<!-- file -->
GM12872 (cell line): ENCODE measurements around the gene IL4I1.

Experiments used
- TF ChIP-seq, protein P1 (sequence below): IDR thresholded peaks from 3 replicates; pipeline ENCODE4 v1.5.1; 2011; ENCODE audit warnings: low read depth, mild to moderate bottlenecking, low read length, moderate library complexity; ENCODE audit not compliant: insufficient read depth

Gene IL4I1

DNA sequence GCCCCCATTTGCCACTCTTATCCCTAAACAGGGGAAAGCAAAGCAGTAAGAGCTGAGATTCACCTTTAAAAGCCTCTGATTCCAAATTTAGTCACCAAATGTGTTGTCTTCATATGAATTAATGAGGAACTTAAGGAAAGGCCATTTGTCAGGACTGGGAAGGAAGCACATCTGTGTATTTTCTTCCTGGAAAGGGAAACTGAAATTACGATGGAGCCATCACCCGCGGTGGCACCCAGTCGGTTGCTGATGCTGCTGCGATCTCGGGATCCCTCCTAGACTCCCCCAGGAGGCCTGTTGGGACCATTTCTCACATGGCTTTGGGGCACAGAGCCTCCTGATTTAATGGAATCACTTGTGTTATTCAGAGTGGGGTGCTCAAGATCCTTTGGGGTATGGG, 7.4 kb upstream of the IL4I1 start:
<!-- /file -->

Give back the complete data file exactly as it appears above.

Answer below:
GM12872 (cell line): ENCODE measurements around the gene IL4I1.

Experiments used
- TF ChIP-seq, protein P1 (sequence below): IDR thresholded peaks from 3 replicates; pipeline ENCODE4 v1.5.1; 2011; ENCODE audit warnings: low read depth, mild to moderate bottlenecking, low read length, moderate library complexity; ENCODE audit not compliant: insufficient read depth

Gene IL4I1

DNA sequence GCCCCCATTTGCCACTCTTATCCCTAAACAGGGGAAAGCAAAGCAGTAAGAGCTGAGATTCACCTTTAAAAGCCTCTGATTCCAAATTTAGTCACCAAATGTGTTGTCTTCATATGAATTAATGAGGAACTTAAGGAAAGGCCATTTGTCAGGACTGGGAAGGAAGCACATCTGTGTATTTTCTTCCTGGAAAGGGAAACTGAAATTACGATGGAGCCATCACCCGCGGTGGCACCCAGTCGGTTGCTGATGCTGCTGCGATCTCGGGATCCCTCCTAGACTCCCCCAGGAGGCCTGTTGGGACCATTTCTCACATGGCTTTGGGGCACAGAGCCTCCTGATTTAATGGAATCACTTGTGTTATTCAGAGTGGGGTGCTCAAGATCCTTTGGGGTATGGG, 7.4 kb upstream of the IL4I1 start: